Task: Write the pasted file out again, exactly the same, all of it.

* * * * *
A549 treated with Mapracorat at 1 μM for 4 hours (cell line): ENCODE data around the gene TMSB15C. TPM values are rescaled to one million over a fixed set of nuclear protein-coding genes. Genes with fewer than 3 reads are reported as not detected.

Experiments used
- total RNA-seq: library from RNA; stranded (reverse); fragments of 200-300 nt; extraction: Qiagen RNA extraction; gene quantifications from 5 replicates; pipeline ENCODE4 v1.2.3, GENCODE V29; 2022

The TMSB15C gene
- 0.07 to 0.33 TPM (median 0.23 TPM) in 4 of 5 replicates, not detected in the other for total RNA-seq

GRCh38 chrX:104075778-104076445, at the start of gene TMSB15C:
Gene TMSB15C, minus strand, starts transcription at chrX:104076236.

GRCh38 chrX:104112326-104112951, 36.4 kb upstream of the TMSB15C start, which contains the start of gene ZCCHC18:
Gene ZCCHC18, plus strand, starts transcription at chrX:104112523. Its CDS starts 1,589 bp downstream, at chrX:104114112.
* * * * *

A549 treated with Mapracorat at 1 μM for 4 hours (cell line): ENCODE data around the gene TMSB15C. TPM values are rescaled to one million over a fixed set of nuclear protein-coding genes. Genes with fewer than 3 reads are reported as not detected.

Experiments used
- total RNA-seq: library from RNA; stranded (reverse); fragments of 200-300 nt; extraction: Qiagen RNA extraction; gene quantifications from 5 replicates; pipeline ENCODE4 v1.2.3, GENCODE V29; 2022

The TMSB15C gene
- 0.07 to 0.33 TPM (median 0.23 TPM) in 4 of 5 replicates, not detected in the other for total RNA-seq

GRCh38 chrX:104075778-104076445, at the start of gene TMSB15C:
Gene TMSB15C, minus strand, starts transcription at chrX:104076236.

GRCh38 chrX:104112326-104112951, 36.4 kb upstream of the TMSB15C start, which contains the start of gene ZCCHC18:
Gene ZCCHC18, plus strand, starts transcription at chrX:104112523. Its CDS starts 1,589 bp downstream, at chrX:104114112.